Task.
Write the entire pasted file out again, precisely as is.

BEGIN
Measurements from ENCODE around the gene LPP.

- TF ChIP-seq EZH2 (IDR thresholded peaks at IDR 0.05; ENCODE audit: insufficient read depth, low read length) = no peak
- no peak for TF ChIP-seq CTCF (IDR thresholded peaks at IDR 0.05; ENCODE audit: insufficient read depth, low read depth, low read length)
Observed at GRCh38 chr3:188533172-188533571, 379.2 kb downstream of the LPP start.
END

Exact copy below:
Measurements from ENCODE around the gene LPP.

- TF ChIP-seq EZH2 (IDR thresholded peaks at IDR 0.05; ENCODE audit: insufficient read depth, low read length) = no peak
- no peak for TF ChIP-seq CTCF (IDR thresholded peaks at IDR 0.05; ENCODE audit: insufficient read depth, low read depth, low read length)
Observed at GRCh38 chr3:188533172-188533571, 379.2 kb downstream of the LPP start.